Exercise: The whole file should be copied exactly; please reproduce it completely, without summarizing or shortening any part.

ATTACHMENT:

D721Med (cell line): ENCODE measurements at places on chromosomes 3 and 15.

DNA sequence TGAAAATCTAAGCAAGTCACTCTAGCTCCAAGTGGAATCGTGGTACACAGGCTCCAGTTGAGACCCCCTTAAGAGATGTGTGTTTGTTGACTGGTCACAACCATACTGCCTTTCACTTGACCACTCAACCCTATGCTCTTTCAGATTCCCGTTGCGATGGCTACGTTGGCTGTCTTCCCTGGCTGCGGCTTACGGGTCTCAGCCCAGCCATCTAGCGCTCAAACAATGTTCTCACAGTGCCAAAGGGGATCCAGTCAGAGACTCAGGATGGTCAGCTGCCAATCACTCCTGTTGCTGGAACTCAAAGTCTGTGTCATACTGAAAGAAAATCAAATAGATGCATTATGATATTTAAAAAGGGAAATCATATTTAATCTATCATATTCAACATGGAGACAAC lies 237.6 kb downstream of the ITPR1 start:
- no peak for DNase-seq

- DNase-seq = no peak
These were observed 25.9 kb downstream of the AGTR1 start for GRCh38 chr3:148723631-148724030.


D721Med (cell line): ENCODE measurements at places on chromosomes 3 and 15.

DNA sequence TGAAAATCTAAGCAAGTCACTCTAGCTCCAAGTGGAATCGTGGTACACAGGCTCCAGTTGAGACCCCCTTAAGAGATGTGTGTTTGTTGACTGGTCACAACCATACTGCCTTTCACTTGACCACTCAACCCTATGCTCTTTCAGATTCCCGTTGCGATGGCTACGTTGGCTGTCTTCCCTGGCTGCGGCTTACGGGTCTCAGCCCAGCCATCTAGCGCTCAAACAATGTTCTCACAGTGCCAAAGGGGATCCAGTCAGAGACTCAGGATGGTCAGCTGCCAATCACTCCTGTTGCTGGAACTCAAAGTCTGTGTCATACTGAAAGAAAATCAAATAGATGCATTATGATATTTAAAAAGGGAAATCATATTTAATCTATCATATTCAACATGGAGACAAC lies 237.6 kb downstream of the ITPR1 start:
- no peak for DNase-seq

- DNase-seq = no peak
These were observed 25.9 kb downstream of the AGTR1 start for GRCh38 chr3:148723631-148724030.